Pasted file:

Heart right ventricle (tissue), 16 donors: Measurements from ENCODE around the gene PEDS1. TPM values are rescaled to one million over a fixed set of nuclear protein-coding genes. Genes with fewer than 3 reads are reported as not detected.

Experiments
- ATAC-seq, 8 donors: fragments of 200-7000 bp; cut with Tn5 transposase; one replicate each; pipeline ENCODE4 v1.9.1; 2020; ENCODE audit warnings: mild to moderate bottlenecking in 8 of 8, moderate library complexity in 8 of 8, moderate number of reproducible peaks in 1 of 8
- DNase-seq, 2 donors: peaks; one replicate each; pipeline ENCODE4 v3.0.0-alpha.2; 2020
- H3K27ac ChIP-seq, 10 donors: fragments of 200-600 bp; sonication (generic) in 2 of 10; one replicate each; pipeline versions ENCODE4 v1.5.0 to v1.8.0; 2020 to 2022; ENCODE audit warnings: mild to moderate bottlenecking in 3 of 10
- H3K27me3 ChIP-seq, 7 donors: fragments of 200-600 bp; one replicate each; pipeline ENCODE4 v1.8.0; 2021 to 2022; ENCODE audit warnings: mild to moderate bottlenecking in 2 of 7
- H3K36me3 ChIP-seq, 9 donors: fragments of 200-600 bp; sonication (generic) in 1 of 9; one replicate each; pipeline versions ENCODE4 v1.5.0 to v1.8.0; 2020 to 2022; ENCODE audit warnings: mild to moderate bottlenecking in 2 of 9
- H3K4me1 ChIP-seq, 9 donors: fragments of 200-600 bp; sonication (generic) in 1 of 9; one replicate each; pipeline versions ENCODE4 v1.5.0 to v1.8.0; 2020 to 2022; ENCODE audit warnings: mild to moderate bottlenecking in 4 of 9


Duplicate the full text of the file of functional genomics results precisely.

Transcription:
Heart right ventricle (tissue), 16 donors: Measurements from ENCODE around the gene PEDS1. TPM values are rescaled to one million over a fixed set of nuclear protein-coding genes. Genes with fewer than 3 reads are reported as not detected.

Experiments
- ATAC-seq, 8 donors: fragments of 200-7000 bp; cut with Tn5 transposase; one replicate each; pipeline ENCODE4 v1.9.1; 2020; ENCODE audit warnings: mild to moderate bottlenecking in 8 of 8, moderate library complexity in 8 of 8, moderate number of reproducible peaks in 1 of 8
- DNase-seq, 2 donors: peaks; one replicate each; pipeline ENCODE4 v3.0.0-alpha.2; 2020
- H3K27ac ChIP-seq, 10 donors: fragments of 200-600 bp; sonication (generic) in 2 of 10; one replicate each; pipeline versions ENCODE4 v1.5.0 to v1.8.0; 2020 to 2022; ENCODE audit warnings: mild to moderate bottlenecking in 3 of 10
- H3K27me3 ChIP-seq, 7 donors: fragments of 200-600 bp; one replicate each; pipeline ENCODE4 v1.8.0; 2021 to 2022; ENCODE audit warnings: mild to moderate bottlenecking in 2 of 7
- H3K36me3 ChIP-seq, 9 donors: fragments of 200-600 bp; sonication (generic) in 1 of 9; one replicate each; pipeline versions ENCODE4 v1.5.0 to v1.8.0; 2020 to 2022; ENCODE audit warnings: mild to moderate bottlenecking in 2 of 9
- H3K4me1 ChIP-seq, 9 donors: fragments of 200-600 bp; sonication (generic) in 1 of 9; one replicate each; pipeline versions ENCODE4 v1.5.0 to v1.8.0; 2020 to 2022; ENCODE audit warnings: mild to moderate bottlenecking in 4 of 9